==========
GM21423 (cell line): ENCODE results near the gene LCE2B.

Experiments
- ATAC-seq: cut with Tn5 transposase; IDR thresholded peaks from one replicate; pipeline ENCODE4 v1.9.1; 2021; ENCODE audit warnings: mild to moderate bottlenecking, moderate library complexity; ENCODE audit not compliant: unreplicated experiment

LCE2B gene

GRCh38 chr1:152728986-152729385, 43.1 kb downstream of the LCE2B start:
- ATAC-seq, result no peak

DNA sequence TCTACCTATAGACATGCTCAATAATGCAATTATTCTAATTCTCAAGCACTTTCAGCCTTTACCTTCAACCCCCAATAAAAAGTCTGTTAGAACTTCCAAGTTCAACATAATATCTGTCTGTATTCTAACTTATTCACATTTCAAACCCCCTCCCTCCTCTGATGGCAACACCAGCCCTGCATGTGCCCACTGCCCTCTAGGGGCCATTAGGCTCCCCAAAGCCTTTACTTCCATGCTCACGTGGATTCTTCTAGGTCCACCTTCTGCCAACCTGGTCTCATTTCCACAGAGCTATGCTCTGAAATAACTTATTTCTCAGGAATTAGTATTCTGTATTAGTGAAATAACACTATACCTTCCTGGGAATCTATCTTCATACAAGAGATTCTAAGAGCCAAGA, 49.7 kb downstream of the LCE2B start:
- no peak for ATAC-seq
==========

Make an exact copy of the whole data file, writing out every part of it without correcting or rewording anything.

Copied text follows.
GM21423 (cell line): ENCODE results near the gene LCE2B.

Experiments
- ATAC-seq: cut with Tn5 transposase; IDR thresholded peaks from one replicate; pipeline ENCODE4 v1.9.1; 2021; ENCODE audit warnings: mild to moderate bottlenecking, moderate library complexity; ENCODE audit not compliant: unreplicated experiment

LCE2B gene

GRCh38 chr1:152728986-152729385, 43.1 kb downstream of the LCE2B start:
- ATAC-seq, result no peak

DNA sequence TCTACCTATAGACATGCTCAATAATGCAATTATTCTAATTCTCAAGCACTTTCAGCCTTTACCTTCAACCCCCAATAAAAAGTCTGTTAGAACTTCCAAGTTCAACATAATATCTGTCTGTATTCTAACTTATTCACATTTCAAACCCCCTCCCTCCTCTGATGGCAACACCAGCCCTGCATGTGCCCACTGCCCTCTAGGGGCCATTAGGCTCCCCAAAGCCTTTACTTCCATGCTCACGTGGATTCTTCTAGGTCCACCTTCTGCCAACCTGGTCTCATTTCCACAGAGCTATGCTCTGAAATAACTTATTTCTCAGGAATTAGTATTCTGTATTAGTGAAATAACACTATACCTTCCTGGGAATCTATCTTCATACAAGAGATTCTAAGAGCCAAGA, 49.7 kb downstream of the LCE2B start:
- no peak for ATAC-seq